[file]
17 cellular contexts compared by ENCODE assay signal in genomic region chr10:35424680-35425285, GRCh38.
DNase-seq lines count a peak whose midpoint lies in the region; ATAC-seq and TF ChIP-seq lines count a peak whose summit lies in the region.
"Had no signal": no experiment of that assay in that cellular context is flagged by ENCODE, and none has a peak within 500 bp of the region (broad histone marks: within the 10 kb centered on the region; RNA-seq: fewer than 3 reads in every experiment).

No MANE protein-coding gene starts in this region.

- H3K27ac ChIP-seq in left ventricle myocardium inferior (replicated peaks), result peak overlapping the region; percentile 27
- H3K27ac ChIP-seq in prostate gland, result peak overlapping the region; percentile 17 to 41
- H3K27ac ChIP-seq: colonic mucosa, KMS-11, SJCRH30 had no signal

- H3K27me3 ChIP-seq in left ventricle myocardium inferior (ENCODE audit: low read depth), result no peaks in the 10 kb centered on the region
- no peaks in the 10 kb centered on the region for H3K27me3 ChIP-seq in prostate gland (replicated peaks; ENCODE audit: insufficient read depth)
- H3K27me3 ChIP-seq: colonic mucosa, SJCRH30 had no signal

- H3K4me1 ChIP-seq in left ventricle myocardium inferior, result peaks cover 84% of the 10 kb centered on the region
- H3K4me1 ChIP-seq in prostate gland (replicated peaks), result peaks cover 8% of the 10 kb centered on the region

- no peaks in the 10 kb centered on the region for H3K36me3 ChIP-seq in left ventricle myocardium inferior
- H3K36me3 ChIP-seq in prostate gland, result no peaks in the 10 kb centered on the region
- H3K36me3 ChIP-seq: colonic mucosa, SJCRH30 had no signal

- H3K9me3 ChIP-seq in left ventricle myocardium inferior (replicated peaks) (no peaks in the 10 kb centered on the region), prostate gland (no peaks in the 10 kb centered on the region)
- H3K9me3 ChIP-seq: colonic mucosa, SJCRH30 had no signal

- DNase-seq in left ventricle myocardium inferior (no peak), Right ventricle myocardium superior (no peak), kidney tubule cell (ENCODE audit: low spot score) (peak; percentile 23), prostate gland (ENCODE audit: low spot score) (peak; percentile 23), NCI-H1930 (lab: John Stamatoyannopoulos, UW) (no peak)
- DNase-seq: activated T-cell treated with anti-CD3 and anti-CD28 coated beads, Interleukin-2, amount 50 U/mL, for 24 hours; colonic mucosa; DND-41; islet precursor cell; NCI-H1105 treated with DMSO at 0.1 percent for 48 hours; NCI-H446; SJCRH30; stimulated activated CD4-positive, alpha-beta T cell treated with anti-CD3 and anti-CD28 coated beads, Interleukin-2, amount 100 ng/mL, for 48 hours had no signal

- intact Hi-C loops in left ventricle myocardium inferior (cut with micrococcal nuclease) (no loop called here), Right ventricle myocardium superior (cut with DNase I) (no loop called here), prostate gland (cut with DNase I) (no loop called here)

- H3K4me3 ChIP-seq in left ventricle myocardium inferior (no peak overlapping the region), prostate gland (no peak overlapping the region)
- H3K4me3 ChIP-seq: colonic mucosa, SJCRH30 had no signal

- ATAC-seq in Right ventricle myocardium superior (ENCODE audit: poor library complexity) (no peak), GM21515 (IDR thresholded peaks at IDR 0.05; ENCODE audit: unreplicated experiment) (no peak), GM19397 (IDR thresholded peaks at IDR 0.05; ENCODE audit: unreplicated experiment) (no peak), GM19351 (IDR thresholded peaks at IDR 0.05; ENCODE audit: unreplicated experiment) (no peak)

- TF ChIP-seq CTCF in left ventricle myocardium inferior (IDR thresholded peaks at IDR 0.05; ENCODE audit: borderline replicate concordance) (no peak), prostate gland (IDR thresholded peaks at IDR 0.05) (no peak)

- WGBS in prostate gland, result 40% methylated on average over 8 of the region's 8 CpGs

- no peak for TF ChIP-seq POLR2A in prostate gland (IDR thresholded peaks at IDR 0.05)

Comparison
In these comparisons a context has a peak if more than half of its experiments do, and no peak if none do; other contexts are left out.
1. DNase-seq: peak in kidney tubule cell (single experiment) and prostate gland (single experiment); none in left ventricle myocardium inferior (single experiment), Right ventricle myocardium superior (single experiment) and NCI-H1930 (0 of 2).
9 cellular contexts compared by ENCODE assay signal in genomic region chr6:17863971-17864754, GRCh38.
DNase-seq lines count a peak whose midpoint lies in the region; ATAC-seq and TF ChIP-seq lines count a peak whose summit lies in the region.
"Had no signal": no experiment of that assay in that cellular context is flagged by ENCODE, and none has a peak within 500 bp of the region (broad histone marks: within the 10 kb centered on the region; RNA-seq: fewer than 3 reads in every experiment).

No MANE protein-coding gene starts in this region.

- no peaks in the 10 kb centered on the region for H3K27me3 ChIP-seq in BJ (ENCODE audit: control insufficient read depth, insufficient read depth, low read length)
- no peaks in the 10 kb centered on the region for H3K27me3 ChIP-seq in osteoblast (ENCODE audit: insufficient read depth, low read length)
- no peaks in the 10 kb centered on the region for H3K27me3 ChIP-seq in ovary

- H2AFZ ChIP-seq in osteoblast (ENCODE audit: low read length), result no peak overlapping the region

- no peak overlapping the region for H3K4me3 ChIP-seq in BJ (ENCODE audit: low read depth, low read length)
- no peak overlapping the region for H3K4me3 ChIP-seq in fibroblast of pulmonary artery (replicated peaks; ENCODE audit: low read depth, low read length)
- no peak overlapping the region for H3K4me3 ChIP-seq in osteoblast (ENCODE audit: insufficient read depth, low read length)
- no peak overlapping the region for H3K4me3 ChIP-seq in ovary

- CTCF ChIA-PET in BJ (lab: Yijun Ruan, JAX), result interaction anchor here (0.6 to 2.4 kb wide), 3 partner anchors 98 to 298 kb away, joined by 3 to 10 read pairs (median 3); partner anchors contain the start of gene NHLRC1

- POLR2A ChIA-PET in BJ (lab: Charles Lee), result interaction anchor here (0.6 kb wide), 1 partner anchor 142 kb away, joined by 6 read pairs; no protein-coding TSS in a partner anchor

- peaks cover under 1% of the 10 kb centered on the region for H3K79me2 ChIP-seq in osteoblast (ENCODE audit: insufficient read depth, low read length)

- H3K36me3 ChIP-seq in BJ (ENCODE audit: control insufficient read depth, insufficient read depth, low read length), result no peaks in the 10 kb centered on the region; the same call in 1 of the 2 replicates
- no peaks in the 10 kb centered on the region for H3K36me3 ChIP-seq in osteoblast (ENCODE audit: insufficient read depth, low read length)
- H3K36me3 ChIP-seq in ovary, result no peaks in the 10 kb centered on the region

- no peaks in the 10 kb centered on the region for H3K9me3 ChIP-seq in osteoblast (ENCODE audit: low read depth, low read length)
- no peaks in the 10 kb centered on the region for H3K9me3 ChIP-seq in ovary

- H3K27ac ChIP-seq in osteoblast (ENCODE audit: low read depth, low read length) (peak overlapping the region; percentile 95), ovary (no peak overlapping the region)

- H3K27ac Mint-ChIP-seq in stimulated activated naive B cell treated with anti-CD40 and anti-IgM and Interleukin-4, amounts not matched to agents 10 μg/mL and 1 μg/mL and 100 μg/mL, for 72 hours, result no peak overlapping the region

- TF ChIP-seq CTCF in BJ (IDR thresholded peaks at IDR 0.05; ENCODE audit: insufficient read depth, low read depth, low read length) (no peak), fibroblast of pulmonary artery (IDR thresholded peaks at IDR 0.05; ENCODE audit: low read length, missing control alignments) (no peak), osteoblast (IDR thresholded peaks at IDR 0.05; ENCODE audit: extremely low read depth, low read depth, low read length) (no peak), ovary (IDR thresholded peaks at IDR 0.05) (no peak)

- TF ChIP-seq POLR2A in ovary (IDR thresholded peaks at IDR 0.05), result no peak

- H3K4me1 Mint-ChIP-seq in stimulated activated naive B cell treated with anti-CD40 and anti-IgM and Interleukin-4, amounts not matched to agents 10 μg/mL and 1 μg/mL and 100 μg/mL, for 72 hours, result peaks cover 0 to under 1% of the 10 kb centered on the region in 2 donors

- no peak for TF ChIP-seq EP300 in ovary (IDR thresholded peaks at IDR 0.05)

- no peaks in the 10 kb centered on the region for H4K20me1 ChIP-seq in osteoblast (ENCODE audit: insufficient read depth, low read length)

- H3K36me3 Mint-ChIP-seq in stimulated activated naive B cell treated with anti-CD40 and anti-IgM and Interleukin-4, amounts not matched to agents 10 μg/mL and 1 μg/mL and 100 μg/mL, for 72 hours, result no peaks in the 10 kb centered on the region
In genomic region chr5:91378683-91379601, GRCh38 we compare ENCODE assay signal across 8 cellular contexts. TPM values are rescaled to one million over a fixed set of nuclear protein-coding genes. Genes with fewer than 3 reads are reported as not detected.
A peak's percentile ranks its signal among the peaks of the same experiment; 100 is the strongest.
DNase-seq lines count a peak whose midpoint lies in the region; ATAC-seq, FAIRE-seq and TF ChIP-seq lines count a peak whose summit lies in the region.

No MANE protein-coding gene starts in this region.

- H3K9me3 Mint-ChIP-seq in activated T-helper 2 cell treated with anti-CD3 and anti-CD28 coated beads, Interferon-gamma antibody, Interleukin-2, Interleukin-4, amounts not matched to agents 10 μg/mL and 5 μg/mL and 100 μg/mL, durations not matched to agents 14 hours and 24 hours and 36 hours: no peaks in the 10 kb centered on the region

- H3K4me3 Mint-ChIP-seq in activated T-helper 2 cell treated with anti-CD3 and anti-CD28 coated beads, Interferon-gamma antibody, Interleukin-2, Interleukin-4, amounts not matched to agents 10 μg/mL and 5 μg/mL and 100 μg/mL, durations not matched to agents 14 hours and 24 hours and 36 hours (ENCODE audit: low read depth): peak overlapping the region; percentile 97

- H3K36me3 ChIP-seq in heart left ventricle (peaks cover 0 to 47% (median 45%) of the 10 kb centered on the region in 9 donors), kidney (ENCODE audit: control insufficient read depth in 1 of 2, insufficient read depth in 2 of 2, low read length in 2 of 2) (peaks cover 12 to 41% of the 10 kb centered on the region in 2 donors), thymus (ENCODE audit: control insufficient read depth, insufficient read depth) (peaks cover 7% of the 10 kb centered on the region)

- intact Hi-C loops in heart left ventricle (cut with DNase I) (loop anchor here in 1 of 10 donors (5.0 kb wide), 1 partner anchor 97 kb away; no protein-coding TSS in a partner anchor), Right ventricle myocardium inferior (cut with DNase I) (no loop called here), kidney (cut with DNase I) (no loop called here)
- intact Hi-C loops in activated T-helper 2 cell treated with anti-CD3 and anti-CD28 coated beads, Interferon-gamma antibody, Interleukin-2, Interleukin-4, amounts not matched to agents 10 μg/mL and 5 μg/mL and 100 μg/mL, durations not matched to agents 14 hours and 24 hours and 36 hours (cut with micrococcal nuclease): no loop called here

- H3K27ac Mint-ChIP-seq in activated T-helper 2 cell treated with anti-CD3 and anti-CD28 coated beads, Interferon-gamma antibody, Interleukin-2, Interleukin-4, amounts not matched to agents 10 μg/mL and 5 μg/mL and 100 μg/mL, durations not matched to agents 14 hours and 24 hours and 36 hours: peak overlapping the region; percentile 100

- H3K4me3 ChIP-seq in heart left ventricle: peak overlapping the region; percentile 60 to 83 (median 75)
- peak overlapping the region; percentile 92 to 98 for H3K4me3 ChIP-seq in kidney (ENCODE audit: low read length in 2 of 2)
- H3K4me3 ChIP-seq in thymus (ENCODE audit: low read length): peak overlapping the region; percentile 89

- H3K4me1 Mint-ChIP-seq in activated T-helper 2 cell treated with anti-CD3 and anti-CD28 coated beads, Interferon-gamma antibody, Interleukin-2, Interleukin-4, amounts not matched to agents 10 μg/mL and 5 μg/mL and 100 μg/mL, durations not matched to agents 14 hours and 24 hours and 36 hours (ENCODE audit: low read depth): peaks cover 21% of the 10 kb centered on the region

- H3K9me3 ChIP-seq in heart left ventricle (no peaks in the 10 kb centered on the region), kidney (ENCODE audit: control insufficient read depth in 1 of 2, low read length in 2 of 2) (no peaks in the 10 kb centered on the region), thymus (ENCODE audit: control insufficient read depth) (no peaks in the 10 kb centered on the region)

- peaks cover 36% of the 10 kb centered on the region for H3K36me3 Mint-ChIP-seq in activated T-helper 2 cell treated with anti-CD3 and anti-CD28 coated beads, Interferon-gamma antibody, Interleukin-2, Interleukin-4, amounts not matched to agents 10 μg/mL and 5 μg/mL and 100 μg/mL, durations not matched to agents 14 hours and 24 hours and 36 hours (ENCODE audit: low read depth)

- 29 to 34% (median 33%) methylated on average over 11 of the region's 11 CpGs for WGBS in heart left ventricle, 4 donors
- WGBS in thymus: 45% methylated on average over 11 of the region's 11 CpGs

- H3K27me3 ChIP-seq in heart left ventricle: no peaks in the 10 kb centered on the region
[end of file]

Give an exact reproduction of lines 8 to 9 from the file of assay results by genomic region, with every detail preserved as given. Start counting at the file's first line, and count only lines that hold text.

- H3K27me3 ChIP-seq in left ventricle myocardium inferior (ENCODE audit: low read depth), result no peaks in the 10 kb centered on the region
- no peaks in the 10 kb centered on the region for H3K27me3 ChIP-seq in prostate gland (replicated peaks; ENCODE audit: insufficient read depth)